He never fired. In one instantaneous flash of insight, he realized the hopelessness of his predicament. Everything had been strapped to the camel: the stasis sphere, the mining equipment, his food, all his maps, and, most importantly…
“No,” Failan cried. “NO!”
… the tracer, his only way back to the Mountain.
He watched, powerless to do anything, as the creature sunk down into the darkness. Failan briefly considered diving down and recovering his equipment, but he couldn’t make himself. He feared the darkness more than death, which were exactly his options.
“Never detach your tracer from your suit,” Victor had said. “And no matter how much Ore you think you’re going to find, don’t let yourself be lured too far south.” Failan had broken both rules, and now he was going to die for it.
He dropped the spear rifle, letting the flow carried it down and away. The doomed miner didn’t even watch it go.
After two days, Failan began to die. True to all predictions, the suit did not fail him. It recycled his body wastes, kept him warm and hydrated, but it could not make food. The food had been on the camel, along with the stasis sphere. Even if he had a four course meal packed neatly in a tight little bundle, Failan had no way to eat it.
This damned suit has one failing, he thought. It won’t let you die quickly.
Failan let himself drift in a gas flow. He’d given up trying to make is way back to the Mountain after the first day. He was too far south to know any landmarks and, from a distance, all mountains pretty much looked the same. So he’d given up and let the surface have its way with him.
The deep blue monotony of the environment and the gentle, weightless sensation of drifting in the river lulled the lost miner into one last mistake: he fell asleep in the gas flow.
When he awoke, so did his numbed sense of terror.
He’d been washed into an ocean.
Failan became so frightened he nearly went catatonic. All the envirosuit’s instrumentation declared that his body temperature was within acceptable limits, yet he shivered violently. He ordered the suit to begin emergency treatment for hypothermic shock, but the suit insisted it was unnecessary.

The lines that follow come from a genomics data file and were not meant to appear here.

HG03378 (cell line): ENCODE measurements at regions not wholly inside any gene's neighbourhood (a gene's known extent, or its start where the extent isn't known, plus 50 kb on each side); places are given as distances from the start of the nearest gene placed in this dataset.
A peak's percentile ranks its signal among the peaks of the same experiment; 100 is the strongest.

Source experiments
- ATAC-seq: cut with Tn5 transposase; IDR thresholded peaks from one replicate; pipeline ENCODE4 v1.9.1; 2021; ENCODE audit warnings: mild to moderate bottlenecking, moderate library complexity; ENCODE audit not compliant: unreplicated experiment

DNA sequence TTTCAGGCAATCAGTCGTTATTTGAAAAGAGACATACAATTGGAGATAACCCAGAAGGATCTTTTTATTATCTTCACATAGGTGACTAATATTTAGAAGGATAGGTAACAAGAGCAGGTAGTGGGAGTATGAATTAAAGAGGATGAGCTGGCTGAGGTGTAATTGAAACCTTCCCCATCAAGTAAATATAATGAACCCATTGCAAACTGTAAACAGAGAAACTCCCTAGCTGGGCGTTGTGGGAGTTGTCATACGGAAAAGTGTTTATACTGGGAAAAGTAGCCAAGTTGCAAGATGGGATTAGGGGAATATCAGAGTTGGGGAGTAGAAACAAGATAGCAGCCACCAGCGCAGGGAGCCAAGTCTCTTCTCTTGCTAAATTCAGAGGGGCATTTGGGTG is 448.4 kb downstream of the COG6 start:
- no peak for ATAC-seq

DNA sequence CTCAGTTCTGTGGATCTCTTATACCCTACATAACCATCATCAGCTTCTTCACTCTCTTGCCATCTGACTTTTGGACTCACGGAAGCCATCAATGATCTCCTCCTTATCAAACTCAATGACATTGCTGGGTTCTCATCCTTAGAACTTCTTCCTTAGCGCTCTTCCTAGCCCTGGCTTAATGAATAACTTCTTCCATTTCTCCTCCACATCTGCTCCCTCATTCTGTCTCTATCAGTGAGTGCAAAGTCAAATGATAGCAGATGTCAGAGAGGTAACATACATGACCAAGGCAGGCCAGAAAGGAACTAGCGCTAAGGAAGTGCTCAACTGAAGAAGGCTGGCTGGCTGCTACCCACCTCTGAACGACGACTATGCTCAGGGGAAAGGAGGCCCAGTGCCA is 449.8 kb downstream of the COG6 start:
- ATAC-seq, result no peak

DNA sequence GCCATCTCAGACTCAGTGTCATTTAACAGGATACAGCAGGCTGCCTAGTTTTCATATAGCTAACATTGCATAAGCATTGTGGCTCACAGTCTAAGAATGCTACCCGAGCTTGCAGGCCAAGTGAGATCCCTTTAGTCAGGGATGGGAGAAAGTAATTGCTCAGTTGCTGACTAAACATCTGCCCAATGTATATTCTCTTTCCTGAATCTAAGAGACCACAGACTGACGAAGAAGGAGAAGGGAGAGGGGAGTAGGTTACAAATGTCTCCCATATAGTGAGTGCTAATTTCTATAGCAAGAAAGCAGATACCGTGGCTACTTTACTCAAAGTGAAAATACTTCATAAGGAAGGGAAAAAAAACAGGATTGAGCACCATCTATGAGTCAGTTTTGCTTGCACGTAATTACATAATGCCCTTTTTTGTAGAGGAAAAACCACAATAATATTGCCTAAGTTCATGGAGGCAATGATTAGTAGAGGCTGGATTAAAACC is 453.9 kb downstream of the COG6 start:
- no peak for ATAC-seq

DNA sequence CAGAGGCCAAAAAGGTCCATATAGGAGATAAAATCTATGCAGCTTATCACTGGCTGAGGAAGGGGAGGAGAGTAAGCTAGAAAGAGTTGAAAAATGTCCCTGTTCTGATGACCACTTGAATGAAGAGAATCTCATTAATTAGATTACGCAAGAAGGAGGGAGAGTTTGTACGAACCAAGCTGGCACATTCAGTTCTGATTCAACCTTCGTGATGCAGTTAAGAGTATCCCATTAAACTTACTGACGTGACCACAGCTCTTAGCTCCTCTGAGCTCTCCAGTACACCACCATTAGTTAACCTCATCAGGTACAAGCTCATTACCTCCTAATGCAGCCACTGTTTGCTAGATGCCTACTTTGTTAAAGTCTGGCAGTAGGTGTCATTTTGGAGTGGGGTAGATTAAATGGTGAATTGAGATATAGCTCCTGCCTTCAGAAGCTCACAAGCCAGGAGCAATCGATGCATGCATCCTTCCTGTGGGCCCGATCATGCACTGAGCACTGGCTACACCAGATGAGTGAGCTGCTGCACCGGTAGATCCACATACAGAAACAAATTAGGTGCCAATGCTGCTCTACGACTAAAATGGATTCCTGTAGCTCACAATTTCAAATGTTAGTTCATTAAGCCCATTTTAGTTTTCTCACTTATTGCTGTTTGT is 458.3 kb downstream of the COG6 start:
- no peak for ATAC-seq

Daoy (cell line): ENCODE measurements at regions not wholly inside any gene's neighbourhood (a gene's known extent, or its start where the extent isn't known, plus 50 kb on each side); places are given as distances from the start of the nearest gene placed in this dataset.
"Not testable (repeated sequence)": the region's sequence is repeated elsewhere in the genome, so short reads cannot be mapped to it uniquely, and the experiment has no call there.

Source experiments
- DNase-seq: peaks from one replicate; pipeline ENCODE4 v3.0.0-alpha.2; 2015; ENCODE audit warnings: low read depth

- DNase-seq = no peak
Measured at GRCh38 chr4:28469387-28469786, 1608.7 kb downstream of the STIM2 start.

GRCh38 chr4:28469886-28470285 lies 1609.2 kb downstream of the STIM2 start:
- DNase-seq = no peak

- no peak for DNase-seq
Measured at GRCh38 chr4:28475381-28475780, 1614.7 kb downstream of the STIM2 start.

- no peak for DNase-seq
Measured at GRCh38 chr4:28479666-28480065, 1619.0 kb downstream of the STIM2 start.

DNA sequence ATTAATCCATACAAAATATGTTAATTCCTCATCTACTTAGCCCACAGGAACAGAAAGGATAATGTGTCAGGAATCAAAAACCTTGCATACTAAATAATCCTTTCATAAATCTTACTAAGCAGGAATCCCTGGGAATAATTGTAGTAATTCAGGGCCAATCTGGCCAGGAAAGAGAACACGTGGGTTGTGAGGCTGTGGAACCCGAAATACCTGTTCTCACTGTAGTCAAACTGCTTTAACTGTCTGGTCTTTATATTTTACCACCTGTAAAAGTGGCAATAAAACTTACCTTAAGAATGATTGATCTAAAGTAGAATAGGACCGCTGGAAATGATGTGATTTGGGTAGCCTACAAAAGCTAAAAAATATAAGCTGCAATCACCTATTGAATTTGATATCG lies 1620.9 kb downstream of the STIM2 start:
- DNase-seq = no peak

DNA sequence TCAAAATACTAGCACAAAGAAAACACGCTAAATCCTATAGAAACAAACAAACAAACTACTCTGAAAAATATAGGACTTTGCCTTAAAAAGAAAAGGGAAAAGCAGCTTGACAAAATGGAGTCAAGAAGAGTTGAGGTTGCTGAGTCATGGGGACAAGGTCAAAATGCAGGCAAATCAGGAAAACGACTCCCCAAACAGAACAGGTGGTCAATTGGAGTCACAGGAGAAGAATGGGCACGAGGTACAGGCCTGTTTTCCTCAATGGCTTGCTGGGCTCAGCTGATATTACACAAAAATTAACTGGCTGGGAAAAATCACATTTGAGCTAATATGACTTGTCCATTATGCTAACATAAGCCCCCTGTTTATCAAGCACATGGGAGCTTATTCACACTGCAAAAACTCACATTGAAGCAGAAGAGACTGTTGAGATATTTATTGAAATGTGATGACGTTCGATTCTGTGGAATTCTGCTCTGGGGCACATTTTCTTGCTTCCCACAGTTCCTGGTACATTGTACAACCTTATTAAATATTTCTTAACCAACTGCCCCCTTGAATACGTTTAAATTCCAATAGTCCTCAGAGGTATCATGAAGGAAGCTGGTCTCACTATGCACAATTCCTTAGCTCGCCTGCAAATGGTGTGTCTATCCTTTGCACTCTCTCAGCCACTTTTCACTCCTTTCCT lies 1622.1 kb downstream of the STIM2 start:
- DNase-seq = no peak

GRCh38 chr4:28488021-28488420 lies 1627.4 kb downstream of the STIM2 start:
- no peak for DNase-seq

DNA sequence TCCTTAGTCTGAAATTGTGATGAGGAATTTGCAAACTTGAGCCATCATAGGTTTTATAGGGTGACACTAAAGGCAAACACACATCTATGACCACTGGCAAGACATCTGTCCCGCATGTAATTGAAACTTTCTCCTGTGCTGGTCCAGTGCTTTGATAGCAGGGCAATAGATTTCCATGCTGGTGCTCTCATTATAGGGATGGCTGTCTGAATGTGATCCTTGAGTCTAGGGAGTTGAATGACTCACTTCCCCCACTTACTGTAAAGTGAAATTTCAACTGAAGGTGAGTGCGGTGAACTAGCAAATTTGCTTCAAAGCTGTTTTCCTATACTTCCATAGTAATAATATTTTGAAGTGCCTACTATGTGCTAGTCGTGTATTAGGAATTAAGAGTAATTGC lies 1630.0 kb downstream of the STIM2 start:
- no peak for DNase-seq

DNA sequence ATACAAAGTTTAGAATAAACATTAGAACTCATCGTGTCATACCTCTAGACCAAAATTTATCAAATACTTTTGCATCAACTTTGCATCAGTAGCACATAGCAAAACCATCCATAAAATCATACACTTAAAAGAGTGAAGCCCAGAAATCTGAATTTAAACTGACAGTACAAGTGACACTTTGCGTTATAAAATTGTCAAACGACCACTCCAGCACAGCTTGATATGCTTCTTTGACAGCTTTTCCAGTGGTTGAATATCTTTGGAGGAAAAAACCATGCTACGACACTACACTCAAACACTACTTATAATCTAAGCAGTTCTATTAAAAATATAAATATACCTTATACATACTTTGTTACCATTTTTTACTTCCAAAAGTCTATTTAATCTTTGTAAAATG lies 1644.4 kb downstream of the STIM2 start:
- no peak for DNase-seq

“You stupid husk,” he screamed through chattering teeth. He tried the overrides, but his memory failed him, too. In desperation, Failan made his faceplate opaque.
Slowly, the cold receded. Without the void of the deep ocean weighing down on him, Failan began to breath normally again. He reverted to the child part of his brain that believed if he could not see it, it wasn’t there. He slept again.
Failan dreamed of returning to the Mountain. He brought with him no Ore and slunk in through the airlock like a beaten child. Father would not look at him. Mother sat in the corner of the birthroom and cried to herself. In his dream, Failan looked up and saw that all the tubes were gone from his bed, all but one. Victor stood by Gwen’s bed. He helped her to stand, and Failan saw the cold scars all over her once pretty face. A blank visor covered her eyes. Failan knew what that meant. One of the old miners wore such a visor. His eyes had been frost burnt. Victor turned from Gwen, his lips drawn in a thin, purple line. He walked over and unhooked the last tub from Failan’s bed.
Failan awoke in a start. He’d bumped into something.
Maybe I’ve drifted into land, Failan thought. He fumbled with the controls, and the faceplate gradually cleared. No, he was still in the deep ocean. Then what did I hit? A shadow rolled over the lone miner, blotting out the false sky of snow.
He’d hit nothing. Something had hit him.